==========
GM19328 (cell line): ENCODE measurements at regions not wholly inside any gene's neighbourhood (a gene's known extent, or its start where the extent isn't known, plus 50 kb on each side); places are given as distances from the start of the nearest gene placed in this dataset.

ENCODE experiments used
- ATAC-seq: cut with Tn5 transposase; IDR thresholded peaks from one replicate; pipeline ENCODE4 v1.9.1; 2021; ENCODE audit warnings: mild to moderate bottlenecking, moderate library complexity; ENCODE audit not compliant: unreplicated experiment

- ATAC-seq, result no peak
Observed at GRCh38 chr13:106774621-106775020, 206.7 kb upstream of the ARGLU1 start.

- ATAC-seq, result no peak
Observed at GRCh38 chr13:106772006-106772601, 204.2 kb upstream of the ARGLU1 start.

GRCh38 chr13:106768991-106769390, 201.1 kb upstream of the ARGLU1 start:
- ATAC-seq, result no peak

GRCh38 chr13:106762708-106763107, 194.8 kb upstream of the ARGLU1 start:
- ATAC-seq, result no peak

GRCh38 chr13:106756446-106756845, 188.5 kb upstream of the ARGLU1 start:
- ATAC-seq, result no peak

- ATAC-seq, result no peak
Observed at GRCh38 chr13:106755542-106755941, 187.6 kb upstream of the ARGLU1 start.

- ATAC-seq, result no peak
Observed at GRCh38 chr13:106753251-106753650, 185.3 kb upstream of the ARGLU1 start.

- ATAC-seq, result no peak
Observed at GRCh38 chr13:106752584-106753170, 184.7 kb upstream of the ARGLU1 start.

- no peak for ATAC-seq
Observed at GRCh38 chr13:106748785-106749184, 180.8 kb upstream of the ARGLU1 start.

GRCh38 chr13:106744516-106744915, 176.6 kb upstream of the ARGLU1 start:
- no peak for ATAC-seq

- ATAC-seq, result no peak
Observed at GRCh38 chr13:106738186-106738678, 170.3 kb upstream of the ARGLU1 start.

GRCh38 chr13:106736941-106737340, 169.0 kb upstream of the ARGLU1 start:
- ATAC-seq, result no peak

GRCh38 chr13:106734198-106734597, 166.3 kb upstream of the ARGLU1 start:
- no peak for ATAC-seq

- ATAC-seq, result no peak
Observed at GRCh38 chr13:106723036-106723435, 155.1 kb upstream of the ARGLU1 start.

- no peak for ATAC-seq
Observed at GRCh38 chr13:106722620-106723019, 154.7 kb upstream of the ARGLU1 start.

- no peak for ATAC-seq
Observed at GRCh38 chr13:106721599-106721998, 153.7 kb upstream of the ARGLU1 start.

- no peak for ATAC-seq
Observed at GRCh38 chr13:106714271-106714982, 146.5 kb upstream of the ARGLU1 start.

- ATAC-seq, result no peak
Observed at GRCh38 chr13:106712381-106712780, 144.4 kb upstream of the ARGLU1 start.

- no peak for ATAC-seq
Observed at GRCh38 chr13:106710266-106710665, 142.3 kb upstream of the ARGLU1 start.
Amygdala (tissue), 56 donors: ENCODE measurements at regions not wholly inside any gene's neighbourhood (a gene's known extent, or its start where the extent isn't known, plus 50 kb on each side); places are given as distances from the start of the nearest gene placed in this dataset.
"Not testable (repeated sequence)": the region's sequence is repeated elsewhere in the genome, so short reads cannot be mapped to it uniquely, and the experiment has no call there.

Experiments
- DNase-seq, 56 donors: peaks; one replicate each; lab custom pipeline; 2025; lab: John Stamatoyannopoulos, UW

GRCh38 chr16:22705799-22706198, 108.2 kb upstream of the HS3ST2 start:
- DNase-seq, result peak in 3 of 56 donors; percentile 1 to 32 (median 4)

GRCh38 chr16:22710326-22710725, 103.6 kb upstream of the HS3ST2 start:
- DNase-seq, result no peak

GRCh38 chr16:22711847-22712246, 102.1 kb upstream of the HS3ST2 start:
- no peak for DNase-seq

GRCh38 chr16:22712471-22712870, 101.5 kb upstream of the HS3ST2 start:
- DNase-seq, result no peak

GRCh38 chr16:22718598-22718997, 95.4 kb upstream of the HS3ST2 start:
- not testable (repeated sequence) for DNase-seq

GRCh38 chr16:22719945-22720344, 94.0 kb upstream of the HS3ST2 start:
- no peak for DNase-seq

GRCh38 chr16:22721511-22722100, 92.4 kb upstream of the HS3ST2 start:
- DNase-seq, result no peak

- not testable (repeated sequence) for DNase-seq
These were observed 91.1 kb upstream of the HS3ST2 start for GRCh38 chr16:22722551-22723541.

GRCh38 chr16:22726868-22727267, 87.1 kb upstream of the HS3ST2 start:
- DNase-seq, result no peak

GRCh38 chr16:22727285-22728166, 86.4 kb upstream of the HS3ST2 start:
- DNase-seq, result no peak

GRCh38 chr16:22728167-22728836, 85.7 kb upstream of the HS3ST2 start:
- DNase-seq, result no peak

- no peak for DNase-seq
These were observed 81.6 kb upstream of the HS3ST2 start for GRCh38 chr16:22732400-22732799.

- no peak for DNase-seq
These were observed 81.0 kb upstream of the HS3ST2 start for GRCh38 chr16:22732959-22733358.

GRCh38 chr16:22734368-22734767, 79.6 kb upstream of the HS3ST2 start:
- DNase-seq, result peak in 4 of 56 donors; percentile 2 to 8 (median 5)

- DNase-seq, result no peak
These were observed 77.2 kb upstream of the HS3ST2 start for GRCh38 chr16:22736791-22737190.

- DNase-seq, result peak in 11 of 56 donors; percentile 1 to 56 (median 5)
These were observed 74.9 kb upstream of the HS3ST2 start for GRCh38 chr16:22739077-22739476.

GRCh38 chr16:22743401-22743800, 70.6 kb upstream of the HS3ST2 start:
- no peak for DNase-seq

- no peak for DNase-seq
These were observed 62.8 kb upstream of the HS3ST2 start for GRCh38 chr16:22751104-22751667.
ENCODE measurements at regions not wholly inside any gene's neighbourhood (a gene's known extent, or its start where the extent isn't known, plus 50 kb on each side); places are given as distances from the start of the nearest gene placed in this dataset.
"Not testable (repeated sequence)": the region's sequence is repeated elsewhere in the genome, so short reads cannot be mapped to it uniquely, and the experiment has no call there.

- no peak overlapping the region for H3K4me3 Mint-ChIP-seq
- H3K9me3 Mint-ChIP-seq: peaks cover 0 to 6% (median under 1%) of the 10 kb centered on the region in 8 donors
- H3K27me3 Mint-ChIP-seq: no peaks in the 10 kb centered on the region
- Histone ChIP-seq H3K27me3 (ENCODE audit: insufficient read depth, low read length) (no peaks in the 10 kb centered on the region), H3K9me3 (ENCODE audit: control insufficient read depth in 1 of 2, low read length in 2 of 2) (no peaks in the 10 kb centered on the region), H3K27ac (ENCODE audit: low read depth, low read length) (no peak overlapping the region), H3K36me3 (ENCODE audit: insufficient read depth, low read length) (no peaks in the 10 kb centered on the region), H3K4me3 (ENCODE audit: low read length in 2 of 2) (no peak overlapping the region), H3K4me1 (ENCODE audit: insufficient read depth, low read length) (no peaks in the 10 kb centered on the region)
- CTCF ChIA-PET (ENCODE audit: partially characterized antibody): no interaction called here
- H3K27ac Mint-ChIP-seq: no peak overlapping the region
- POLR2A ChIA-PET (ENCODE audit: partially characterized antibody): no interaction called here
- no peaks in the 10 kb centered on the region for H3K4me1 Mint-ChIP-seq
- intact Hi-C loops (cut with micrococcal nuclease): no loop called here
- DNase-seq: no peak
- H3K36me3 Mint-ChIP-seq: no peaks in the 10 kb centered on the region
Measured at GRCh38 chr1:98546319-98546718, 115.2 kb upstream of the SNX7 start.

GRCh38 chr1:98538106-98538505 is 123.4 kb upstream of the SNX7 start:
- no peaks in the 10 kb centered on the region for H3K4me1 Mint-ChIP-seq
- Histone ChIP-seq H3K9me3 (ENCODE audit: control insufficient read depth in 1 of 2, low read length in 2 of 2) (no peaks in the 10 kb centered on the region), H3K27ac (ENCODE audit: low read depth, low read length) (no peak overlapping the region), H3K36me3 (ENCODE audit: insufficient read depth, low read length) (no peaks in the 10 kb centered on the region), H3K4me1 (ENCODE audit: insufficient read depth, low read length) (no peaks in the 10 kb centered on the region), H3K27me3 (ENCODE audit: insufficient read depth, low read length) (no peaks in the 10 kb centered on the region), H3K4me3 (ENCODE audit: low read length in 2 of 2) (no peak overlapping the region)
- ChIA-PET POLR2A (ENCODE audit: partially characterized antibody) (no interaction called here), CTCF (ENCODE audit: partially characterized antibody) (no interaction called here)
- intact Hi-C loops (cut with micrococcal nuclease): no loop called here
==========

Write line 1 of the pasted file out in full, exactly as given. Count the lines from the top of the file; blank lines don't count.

GM19328 (cell line): ENCODE measurements at regions not wholly inside any gene's neighbourhood (a gene's known extent, or its start where the extent isn't known, plus 50 kb on each side); places are given as distances from the start of the nearest gene placed in this dataset.